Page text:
Stuck for something to read? I’ve just returned from two glorious weeks in the south of France, where I did little apart from reading. Below are my holiday reading suggestions, listed in the order I read them, with a little detail about each one. I’ve highlighted my favourites with a star, and strongly suggest you give them a go.
Holiday reading suggestions
A perfect summer read from the author of Amazon bestseller Sealed with a Kiss. Daisy escapes to her parents’ house in Steeple St John and seeks refuge in what she knows best: gardening. This is a reassuringly familiar romance with deftly drawn characters and a wonderful setting.
Tightly plotted and beautifully written, Untouchable is an explosive erotic thriller that blows Fifty Shades out of the water. Stella is a high-class call girl working from her London flat. A cleverly drip-fed back-story prompts us to question why this intelligent, well-educated woman is working in the sex trade, and when one of Stella’s fellow escorts is murdered the questions really stack up. Untouchable is a fast-paced crime novel in a genre of its own and I predict great things for it.
Written by a former submariner, this taut crime novel oozes authenticity. Lieutenant Danielle (known as Dan) Lewis is investigating a suicide on HMS Tenacity, facing closed ranks and open hostility. As the story unfolds the pressure mounts, and it’s impossible to know who to trust. I read this in a day and can’t wait for the next in what will undoubtedly be an explosive series.
I’ve seen this author compared to Stieg Larsson, and I can see why. Another debut, The Girl who Wouldn’t Die introduces us to Georgina (known as George – what is it with all these androgynous names?) McKenzie, a student criminologist drawn into a suspected terrorist attack at the University of Amsterdam. The colourful setting and raw, no-holds-barred language makes this a strong, edgy debut that deserves to do well.
I’m a big fan of Fiona’s writing, and As Good as it Gets? doesn’t disappoint. Charlotte Bristow’s daughter might be about to hit the big time as a model, but Charlotte’s own life is decidedly dull. A feel good story about marriage, love and – ultimately – doing the right thing.
The best example of ‘women’s fiction’ I’ve read in a long time, Summer at Shell Cottage meanders through the lives of an extended family spending their summer holiday at Shell Cottage, in Devon. Expertly plotted, Lucy tackles real, gritty issues and resolves them without ever being glib or preachy. So good I wanted to flip straight back to the beginning and read it all over again.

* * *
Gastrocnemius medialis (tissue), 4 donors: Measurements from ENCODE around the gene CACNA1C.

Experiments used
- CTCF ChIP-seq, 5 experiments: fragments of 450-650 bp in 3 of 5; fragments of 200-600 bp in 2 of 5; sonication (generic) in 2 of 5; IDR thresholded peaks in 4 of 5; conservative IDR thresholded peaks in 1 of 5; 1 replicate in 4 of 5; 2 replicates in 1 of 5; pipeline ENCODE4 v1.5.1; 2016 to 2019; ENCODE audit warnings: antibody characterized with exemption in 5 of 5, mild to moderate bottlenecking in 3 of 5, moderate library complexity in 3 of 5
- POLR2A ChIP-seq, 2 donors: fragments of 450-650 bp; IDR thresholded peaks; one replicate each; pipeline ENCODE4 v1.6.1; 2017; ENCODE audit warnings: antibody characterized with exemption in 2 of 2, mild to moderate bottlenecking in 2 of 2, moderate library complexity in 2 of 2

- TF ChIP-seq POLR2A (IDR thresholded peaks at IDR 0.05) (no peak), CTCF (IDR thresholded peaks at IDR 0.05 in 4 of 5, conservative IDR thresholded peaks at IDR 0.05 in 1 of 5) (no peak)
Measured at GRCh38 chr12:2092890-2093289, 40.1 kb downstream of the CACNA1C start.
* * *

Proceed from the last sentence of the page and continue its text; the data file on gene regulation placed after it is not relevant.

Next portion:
This is the second in Mel Sherratt’s DS Allie Shenton series, and I’ve already downloaded the first, keen to follow Allie’s progression from the start. A man’s body is found on a towpath, the letter ‘E’ in his pocket. When a second victim is found with the letter ‘V’, DS Shenton realises she has a series on her hands. Follow the Leader is a fast, exciting crime story, and DS Shenton a likeable, well-rounded detective. I thoroughly enjoyed it.
Old houses are filled with memories, and none more so than Edwina Spinner’s tall town house, with its basement kitchen and attic bedrooms crammed with furniture. The title of Jenny Eclair’s fourth novel is brilliantly apposite: Edwina tells her story as she prepares to leave her family home, and it is both heart-rending and compelling.
I’m a sucker for a serial killer, and Luca Veste has created a terrifying one. Dead Gone introduces us to D Murphy and DS Rossi, Liverpool detectives fast sinking out of their depth. This is a twisty, psychological crime debut in a gritty setting: a potential new favourite for police procedural lovers.
I defy you not to fall in love with Milo, a nine-year-old boy with failing eyesight, who sees the world in a very special way. Told from several points of view, What Milo Saw is a reminder to us all that in life, perspective is everything. A modern-day fable and undoubtedly a future classic, I’ll be buying copies of this for everyone I know.
Having loved Good Girls Don’t Die, by the same author, I wanted to go back and read an earlier book from Isabelle Grey, a screenwriter and former journalist. The Bad Mother is a psychological suspense novel which centres around a family-run seaside B&B. I didn’t warm to any of the mothers depicted in this rather dark story, but couldn’t help but find out how their tales would unfold.
I listened to this on audio, gasping out loud at the end of the opening section, much to the consternation of my fellow sun-lounger users. I won’t tell you what made me jump, but suffice to say DI Pat Lennon has domestic demons far juicier than the bottle-of-whisky tropes seen in all too many police procedurals. I was instantly hooked, kept on the edge of my sun-lounger as this story of missing children unfolded.
I’ll happily put my hand up and admit that I’m not a fan of science fiction and fantasy, but how could I ignore this New York Times bestseller? When a deadly virus spreads across North America civilisation begins to crumble. Decades later the Travelling Symphony takes Shakespeare plays from place to place, but the threat to human life is far from over. An extraordinarily beautiful book.
My apologies for ending this overview of summer reads with a book that isn’t out yet, but with a launch date of 29 September you don’t have long to wait. After enjoying my introduction to DI Lennon in From the Cradle, I leaped at the chance to read the follow-up. Pat Lennon’s home life continues to unfold, as he investigates the gruesome killing of a boy-band fan. Up-to-the-minute references make this a brilliantly contemporary read, touching on online bullying, ‘fandom’ and our obsession with social media. An exciting, tense read.
I hope my list of holiday reading suggestions is useful. If you’ve read any of the above, do let me know what you thought, and share what you’ve been reading this summer.